For my Bachelor's thesis, I consider the class of languages recognized by symmetrical DFAs, that is, deterministic (complete) finite automata satisfying the following condition:

Let $A$ be a complete DFA over the alphabet $\Sigma$. If, for every $a\in \Sigma$ and every transition $u \stackrel{a}{\longrightarrow}v$ in $A$, there is a transition $v \stackrel{a}{\longrightarrow}u$ in $A$, we call $A$ a symmetrical DFA (SDFA). If $A$ is not complete, we call it a partial SDFA. We can regard an SDFA as an undirected, labeled graph in a natural way.

I could find an algebraic characterization of the class of languages recognized by (complete as well as partial) SDFAs and deduce some closure properties. However, neither me nor my supervisor are aware of previous results concerning this particular class of regular languages (barring results like Reingold's $\mathsf{SL = L}$ which might seem related).

Motivated by a comment that J.-E. Pin passed on a related question I asked, my question is now:

Are there results concerning these automata?

  • $\begingroup$ Are you aware of an equivalent class of grammars? $\endgroup$
    – Raphael
    Aug 15 '13 at 11:05
  • $\begingroup$ @Raphael No, unfortunately not. As stated in the question, I am not aware of any results on the (specific) topic (there seem to be none. Too trivial?). $\endgroup$ Aug 15 '13 at 11:08

I can only give a partial answer. Let $\mathcal{S}$ be the class of all regular languages recognized by a complete SDFA. Then $\mathcal{S}$ is a subclass of the class $\mathcal{G}$ of group languages. A group language is a language whose syntactic monoid is a finite group , or equivalently, recognized by a finite permutation automaton (each letter induces a permutation on the set of states). The inclusion $\mathcal{S} \subset \mathcal{G}$ is strict. However, the following result holds, showing that $\mathcal{S}$ is a kind of generator for $\mathcal{G}$:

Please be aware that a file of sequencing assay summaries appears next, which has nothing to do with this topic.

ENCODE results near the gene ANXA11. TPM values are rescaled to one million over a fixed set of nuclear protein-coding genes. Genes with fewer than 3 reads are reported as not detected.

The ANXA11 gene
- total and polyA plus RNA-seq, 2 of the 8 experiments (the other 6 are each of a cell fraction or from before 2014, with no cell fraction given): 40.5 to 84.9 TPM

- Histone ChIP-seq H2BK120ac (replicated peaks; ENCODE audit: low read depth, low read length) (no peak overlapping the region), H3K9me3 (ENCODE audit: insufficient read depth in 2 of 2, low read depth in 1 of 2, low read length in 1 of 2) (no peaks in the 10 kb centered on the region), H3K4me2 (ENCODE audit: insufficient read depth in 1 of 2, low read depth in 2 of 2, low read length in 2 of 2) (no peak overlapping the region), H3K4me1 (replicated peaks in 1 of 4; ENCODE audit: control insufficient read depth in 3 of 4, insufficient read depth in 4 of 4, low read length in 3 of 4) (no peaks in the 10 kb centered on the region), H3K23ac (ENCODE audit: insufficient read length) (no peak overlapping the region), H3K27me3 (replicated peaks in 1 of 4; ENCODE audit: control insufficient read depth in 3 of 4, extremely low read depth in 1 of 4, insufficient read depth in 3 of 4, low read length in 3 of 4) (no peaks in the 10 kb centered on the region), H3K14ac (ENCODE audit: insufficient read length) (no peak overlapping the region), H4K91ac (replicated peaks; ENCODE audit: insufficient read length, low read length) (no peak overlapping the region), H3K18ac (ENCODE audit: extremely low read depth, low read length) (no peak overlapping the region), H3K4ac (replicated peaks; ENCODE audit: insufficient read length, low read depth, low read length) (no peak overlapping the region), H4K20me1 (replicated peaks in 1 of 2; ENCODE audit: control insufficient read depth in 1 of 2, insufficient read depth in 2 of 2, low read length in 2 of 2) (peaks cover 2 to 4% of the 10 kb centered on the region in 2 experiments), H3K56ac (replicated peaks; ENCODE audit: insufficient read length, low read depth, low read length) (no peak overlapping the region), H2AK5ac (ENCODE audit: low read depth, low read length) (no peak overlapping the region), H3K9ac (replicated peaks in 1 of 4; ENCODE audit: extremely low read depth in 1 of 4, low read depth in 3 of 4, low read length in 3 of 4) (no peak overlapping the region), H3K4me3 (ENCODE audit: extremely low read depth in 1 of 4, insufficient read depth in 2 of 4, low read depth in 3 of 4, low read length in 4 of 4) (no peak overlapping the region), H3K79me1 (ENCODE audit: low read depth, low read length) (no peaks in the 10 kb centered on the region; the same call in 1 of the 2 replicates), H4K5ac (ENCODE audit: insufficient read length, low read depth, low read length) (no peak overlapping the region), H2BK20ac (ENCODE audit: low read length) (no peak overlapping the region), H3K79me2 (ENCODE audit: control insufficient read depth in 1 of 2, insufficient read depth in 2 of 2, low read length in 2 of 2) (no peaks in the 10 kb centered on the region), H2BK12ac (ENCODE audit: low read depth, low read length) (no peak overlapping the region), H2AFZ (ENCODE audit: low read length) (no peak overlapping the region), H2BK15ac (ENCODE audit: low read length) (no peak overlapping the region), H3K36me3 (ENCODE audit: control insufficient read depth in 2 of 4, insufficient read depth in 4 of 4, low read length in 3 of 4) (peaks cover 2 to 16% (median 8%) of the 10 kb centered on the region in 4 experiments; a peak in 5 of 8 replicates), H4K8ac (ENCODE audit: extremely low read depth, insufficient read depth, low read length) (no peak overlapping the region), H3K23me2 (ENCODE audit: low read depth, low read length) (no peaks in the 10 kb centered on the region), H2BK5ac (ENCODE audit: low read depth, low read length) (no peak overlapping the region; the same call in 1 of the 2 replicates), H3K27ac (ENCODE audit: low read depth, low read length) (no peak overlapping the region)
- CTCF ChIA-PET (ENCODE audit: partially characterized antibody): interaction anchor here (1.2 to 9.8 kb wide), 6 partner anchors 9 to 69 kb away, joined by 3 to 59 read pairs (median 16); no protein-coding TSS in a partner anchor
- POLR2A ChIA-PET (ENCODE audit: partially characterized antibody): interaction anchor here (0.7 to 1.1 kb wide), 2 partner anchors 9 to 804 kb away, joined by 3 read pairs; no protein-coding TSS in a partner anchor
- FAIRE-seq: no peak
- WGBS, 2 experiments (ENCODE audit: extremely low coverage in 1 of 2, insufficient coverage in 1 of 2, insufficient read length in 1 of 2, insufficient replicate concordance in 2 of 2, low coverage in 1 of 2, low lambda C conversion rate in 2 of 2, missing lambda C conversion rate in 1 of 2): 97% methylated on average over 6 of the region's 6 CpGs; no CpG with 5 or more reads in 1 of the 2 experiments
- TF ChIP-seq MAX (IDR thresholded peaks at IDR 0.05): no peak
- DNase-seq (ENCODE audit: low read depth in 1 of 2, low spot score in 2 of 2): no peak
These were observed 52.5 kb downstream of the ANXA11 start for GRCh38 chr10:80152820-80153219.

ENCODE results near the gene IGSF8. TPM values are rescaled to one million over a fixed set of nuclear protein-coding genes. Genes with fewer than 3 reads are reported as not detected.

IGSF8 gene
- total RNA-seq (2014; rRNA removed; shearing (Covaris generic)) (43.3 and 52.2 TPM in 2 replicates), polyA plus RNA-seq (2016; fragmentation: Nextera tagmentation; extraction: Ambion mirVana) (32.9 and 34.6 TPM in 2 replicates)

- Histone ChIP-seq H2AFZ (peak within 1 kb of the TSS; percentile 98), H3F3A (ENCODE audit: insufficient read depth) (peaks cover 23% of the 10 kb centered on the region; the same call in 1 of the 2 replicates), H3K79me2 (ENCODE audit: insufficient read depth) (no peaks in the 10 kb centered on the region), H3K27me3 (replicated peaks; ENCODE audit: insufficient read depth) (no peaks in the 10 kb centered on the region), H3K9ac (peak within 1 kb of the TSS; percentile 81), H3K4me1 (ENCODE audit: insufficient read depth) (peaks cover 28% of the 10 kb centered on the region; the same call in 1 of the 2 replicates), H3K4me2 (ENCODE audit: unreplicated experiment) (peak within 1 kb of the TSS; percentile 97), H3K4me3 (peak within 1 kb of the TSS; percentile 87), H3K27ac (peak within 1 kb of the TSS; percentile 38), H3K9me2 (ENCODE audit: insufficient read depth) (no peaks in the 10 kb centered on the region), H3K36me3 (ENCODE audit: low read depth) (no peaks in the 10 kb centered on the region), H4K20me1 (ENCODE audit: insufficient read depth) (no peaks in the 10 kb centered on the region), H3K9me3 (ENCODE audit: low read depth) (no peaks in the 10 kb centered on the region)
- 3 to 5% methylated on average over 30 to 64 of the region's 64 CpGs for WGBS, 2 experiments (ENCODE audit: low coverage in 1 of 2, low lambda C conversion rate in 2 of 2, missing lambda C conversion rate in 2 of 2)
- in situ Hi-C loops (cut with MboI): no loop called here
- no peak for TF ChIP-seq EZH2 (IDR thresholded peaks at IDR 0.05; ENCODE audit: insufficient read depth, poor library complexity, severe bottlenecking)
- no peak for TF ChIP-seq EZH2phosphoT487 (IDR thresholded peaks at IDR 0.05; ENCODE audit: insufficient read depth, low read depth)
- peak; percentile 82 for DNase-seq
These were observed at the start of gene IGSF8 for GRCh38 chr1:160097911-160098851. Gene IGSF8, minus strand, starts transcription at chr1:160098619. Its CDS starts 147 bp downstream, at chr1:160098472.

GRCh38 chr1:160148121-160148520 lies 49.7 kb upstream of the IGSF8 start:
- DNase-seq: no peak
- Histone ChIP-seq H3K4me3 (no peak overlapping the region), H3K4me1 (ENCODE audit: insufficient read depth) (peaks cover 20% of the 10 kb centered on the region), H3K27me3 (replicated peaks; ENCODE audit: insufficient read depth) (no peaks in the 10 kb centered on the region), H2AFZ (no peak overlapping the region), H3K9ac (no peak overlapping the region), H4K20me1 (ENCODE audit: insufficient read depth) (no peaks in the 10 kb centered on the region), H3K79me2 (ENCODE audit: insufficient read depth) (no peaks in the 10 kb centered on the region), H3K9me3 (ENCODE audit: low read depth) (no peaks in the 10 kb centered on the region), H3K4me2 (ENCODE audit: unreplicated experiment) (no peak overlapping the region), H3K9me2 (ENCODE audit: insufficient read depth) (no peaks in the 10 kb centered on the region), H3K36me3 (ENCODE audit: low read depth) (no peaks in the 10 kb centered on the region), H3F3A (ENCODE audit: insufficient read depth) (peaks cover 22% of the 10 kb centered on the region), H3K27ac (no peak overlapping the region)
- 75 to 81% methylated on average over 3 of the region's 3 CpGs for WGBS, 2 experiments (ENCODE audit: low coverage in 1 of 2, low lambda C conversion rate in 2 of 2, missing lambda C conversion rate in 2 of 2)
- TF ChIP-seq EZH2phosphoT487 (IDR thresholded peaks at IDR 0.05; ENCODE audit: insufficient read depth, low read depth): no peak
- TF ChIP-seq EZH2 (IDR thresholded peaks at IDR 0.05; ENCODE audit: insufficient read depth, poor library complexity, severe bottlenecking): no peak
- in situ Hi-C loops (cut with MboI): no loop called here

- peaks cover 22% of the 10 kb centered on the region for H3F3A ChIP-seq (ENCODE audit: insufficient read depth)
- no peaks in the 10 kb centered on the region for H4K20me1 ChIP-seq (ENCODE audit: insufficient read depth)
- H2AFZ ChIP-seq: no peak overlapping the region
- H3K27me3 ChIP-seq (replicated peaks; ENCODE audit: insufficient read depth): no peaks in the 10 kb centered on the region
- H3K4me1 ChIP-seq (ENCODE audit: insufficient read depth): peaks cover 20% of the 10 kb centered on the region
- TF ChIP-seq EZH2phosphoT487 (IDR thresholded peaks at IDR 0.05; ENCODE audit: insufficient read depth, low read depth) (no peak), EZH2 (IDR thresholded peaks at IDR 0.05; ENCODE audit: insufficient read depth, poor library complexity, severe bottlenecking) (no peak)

For every group language $L \subseteq A^*$, there is an alphabet $B$, a monoid morphism $f: A^* \to B^*$ and a language $K \subseteq B^*$ in $\mathcal{S}$ such that $L = f^{-1}(K)$.

Proof. Let $\mathcal{A} = (\{1, ..., n\}, A, \cdot, 1, F)$ be a permutation automaton recognizing $L$. It is a well-known fact that the group of all permutations on $\{1, ..., n\}$ is generated by the set $B$ of its transpositions (a transposition permutes two states and fixes all the other states). By construction, the automaton $\mathcal{B} = (\{1, ..., n\}, B, \cdot, 1, F)$ is a SDFA and hence recognizes a language $K$ of $\mathcal{S}$. Now, for each letter $a \in A$, there is a word $u_a \in B^*$ which defines in $\mathcal{B}$ the same permutation as $a$ in $\mathcal{A}$. Let $f: A^* \to B^*$ be the morphism defined by $f(a) = u_a$ for each letter $a \in A$. It should now be clear that $f^{-1}(K) = L$.

The class $\mathcal{PS}$ of languages recognized by a partial SDFA is of course larger than $\mathcal{S}$, but does not exhaust the class of all regular languages. Actually, one can show that if $L$ is in $\mathcal{PS}$, then the syntactic monoid of $L$ is an inverse monoid and in particular, its idempotents commute. This latter property is shared by the slightly larger class of reversible automata. See

J.-É. Pin, On the languages accepted by finite reversible automata, in 14th ICALP, Berlin, (1987), 237-249, LNCS 267, Springer Verlag

  • $\begingroup$ I was aware of $\mathcal{S}\subsetneq \mathcal{G}$. The result involving morphisms is new to me however, as well as what you say about $\mathcal{PS}$. Do you have "citable" references for these two statements (I have not - yet - tried to prove them)? $\endgroup$ Aug 15 '13 at 14:41
  • $\begingroup$ I will modify my answer to include a proof and some references. $\endgroup$
    – J.-E. Pin
    Aug 15 '13 at 16:28

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